As John and Mary struggle to uphold the framework of their family, the four siblings are destined to experience, firsthand, the challenges and liberties born in the crucible of the 1960s. Alive with passions and tragedies of a determining era in our history, After This portrays the clash of traditional, faith-bound life with modern freedom while also capturing, with McDermott's inimitable understanding and grace, the joy, sorrow, anger, and love that underpin, and undermine, what it is to be a family.
©2006 Alice McDermott; (P)2006 Audio Renaissance, a division of Holtzbrinck Publishers, LLC
"[McDermott] flawlessly encapsulates an era in the private moments of one family's life." (Publishers Weekly)
"Word by word, metaphor by metaphor, McDermott writes the most exquisitely perceptive and atmospheric fiction published today." (Booklist)
This book is probably not for everyone. Not a lot happens and a lot of the big things that do happen take place off stage. But I thought it was just wonderful. The author uses a series of scenes from the lives of each of the characters to give us a fully realized picture of one family's life. No melodrama-but I had tears in my eyes a the end.
Stunning! Highly recommended! McDermott paints pictures with words, melodies with sentences. Literature as art. Plimpton's narration only adds to the beauty. If you love books, listen here.
This is a beautifully written book, with a lot of depth. Themes such as war, religion and the role of chance connect the stories, which take place in the lives of one family over thirty years. However, I don't think that the narrator, Martha Plympton, does it justice. She merely reads it aloud without assuming the voices of any of the characters. Adult or child, male or female, drunk or sober, nun or college professor, they all sound the same. I'd recommend reading the book, rather than listening to it.
This beautifully written book is not what I expected. It uses the devise of the short story, each story telling one episode in the life of one member of the family. The book is essentially a collection of short stories. Each story could stand on its own. I would have liked this book better if it were presented to be a group of short stories. I kept waiting for something to tie the stories together, but they never really are tied together. The only thing that kept me going to finish the book was the beauty of the writing. It is slow, not a lot happens, and, as another reviewer comments, most of the action happens 'off stage'. I rated this book for quality, not for content.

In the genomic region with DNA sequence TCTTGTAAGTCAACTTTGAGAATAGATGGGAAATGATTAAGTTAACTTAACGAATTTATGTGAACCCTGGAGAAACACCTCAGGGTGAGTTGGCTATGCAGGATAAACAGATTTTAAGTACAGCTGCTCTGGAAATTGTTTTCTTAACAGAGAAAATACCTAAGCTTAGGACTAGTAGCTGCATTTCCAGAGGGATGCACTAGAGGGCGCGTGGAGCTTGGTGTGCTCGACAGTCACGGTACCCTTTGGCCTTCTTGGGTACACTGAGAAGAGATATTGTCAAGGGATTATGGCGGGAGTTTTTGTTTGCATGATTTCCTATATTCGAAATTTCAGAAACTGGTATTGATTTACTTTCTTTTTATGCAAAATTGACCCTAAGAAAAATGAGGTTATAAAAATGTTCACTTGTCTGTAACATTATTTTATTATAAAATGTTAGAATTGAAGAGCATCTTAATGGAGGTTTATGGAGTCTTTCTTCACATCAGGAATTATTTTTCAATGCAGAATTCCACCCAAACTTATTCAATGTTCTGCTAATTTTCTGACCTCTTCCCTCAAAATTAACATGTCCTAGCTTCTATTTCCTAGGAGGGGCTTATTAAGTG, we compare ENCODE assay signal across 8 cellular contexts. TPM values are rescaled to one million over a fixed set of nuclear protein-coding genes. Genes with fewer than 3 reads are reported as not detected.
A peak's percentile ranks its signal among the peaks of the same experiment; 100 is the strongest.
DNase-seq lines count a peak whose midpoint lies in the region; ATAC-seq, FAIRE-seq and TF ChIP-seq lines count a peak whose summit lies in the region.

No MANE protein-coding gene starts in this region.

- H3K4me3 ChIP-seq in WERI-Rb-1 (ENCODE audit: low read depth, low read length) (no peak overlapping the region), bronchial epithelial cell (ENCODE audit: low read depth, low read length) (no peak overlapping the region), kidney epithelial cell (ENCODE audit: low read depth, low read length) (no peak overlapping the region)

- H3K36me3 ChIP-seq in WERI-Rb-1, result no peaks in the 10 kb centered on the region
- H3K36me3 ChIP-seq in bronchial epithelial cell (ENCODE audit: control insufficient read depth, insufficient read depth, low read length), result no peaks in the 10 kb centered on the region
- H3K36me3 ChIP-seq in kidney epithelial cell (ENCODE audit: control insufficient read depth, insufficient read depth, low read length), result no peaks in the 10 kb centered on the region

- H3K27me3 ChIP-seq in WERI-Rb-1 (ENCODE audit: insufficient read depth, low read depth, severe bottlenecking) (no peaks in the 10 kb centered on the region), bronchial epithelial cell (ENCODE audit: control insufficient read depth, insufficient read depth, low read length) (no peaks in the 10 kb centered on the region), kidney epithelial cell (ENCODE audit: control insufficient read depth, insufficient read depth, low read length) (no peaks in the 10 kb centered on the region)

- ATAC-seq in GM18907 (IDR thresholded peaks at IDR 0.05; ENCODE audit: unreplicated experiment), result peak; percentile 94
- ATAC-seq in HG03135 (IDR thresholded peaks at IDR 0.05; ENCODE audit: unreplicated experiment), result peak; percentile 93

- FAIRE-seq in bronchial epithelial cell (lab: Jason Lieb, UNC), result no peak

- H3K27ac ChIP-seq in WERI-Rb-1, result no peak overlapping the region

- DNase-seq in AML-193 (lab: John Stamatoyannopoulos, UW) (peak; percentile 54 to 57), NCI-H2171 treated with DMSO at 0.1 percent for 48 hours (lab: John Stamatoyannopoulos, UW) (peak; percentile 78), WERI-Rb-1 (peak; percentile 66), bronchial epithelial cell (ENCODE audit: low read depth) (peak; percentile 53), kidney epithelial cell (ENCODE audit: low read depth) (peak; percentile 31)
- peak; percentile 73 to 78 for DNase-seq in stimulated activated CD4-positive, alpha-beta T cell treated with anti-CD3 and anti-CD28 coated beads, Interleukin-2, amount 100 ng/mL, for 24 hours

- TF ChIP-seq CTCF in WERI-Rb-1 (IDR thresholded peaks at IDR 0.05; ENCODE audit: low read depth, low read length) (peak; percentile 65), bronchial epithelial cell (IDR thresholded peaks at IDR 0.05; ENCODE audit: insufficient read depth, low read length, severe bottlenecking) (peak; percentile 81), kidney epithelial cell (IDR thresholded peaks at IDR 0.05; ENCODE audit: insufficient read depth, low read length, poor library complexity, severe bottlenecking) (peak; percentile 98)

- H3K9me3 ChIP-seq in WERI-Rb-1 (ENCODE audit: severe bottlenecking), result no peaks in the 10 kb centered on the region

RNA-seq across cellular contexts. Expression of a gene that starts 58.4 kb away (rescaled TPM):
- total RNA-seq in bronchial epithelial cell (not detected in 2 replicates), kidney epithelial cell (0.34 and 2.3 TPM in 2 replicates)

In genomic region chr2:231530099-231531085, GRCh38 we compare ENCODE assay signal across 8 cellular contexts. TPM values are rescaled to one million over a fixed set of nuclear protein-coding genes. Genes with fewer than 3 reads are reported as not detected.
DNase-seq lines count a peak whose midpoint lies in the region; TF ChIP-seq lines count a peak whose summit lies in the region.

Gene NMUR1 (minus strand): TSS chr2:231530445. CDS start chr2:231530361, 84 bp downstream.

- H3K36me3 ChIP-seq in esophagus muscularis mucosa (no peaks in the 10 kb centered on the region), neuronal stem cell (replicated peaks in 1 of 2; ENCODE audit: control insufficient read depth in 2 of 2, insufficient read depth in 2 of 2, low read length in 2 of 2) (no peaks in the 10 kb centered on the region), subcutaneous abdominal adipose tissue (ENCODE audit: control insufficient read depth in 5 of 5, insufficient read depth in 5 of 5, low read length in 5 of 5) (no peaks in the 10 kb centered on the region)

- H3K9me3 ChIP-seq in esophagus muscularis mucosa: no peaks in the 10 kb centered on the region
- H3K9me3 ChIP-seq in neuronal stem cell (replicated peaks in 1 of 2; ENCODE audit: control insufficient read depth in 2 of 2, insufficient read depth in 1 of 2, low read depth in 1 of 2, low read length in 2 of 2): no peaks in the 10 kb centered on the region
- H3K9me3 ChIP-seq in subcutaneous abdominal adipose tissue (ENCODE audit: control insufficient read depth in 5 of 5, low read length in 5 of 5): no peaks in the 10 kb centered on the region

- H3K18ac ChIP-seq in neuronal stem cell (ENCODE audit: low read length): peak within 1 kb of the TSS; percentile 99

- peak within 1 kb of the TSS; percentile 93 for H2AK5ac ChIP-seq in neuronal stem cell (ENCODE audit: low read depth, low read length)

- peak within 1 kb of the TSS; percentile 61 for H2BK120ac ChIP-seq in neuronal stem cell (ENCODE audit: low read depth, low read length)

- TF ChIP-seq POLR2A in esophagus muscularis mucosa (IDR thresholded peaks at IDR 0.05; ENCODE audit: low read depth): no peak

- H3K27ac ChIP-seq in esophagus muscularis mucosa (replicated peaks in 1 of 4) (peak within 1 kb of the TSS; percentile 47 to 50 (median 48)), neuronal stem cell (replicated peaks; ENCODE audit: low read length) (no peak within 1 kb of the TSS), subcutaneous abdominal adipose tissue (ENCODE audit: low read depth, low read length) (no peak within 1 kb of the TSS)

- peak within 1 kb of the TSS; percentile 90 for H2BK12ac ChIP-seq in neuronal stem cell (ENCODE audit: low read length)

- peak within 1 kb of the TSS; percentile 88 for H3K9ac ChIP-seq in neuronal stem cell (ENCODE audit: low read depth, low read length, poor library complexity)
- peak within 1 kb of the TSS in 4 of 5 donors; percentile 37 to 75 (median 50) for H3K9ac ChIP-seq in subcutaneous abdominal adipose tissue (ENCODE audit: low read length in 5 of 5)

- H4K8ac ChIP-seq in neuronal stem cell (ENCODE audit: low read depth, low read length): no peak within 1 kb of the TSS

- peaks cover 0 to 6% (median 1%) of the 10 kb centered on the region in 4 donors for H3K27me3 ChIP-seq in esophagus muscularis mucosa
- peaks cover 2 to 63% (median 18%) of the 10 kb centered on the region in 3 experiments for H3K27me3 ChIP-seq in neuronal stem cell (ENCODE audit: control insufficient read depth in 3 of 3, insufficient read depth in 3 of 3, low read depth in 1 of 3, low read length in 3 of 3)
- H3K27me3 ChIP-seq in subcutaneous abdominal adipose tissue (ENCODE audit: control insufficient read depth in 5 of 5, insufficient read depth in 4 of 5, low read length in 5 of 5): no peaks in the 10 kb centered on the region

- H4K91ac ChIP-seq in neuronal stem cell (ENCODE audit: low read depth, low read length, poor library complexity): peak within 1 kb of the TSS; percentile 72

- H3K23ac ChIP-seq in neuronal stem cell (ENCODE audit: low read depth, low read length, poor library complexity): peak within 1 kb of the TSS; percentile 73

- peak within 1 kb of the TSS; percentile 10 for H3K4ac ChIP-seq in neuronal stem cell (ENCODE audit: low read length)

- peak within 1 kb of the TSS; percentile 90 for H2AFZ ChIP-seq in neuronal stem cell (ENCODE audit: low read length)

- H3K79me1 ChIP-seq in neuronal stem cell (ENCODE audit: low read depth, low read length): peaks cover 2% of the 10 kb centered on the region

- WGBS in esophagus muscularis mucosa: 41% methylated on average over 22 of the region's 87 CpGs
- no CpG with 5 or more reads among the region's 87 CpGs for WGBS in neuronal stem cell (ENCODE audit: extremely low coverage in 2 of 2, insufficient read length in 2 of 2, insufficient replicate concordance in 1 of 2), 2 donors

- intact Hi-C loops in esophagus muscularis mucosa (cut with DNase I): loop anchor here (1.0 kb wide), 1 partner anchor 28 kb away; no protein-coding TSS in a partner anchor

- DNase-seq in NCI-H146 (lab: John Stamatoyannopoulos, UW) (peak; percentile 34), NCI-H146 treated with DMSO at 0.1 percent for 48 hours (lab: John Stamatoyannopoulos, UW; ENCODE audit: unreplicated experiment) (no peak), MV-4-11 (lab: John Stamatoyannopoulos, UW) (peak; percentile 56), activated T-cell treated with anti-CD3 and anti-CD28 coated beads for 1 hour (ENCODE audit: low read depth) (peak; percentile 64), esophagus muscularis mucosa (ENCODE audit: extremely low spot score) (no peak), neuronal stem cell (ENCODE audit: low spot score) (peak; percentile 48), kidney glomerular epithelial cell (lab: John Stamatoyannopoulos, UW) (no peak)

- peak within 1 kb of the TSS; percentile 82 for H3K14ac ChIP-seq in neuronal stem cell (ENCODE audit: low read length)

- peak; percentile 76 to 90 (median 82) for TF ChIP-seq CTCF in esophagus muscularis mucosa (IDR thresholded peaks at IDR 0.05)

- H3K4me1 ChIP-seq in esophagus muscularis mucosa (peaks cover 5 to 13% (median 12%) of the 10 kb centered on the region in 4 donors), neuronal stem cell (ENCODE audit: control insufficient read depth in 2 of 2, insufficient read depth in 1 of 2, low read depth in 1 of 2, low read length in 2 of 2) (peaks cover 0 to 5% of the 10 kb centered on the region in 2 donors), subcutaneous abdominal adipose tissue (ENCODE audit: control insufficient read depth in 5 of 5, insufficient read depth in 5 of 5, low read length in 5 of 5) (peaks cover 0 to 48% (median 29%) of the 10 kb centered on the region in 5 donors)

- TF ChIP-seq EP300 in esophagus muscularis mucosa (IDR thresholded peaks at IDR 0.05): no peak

This exquisitely written and beautifully read book takes some time to draw you in. As a prior review notes, not a lot 'happens' but the beauty of the story is in the fine details of the life of a family. Even the minor characters become vivid over time. Growing up on Long Island (the setting for the book), I can attest that it accurately captures the time, location and emotions of the period. Highly recommended.
AFTER THIS is very well written and narrated. There is not a false note anywhere.
For those of us who grew up in a similar milieu, this book is a "remembrance of things past". McDermott writes fine social histories populated with 3 dimensional characters, many with their own back-stories.
I have often turned to fiction when studying history. Yes, we need test books, lectures, articles,etc., but I find that by reading different authors who do diligent research in their genre are a great source of ancillary information and entertainment. Back door history at its best can be a great teaching/learning tool. This is a history narration I understand. I lived it. Well done Ms. McDermott and Ms.Plimpton!
THE EDGE OF SADNESS by Edwin O'Connor. Boston Irish in the 1950's. Pulitzer Prize winner.
Mary Gordon, Gail, Godwin, Madeline L'Engle - her personal history.
She gives a wonderful performance in this book. I will be looking for other narrations.
I got about halfway through and gave up. Like other reviewers said, nothing happens and to me, the characters never really come alive. I realized I was bored and it was like listening to my mother on the phone tell me about people I don't know. Sorry...I tried to like it but finally decided I was wasting my time.
The story itself
Character development, not jumping years, less focus on insignificant details
She was a pretty good narrator
I wouldn't have published it like that at all
There was zero character development. The only way I knew something had happened is they mentioned it at a later part in the book. There were so many insignificant details that seemed like a waste of time. The story was just awful.
Report Inappropriate Content